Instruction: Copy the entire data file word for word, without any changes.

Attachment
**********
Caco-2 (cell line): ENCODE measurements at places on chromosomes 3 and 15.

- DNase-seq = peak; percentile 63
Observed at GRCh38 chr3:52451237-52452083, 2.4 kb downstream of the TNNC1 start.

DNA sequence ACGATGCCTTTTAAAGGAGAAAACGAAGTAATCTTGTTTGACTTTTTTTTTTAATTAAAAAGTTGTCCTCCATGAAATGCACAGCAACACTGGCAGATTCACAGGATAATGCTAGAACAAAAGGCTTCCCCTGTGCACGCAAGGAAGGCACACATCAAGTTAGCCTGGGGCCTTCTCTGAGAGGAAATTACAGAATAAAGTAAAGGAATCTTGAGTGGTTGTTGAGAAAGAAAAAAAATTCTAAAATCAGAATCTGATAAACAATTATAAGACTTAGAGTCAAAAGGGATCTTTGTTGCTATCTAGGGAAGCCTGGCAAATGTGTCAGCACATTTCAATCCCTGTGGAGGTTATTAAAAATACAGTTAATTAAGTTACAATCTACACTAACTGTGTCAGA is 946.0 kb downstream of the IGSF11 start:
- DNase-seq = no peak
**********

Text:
Caco-2 (cell line): ENCODE measurements at places on chromosomes 3 and 15.

- DNase-seq = peak; percentile 63
Observed at GRCh38 chr3:52451237-52452083, 2.4 kb downstream of the TNNC1 start.

DNA sequence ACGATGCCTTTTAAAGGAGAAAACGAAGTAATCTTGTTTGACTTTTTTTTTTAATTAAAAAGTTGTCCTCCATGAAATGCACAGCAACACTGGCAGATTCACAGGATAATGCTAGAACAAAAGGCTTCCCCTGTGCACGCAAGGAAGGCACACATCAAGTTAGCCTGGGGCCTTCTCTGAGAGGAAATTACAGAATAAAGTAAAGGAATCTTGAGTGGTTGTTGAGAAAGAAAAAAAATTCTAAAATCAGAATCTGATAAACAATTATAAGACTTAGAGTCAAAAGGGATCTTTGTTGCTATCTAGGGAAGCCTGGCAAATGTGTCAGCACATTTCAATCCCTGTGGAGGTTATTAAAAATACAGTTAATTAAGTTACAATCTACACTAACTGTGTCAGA is 946.0 kb downstream of the IGSF11 start:
- DNase-seq = no peak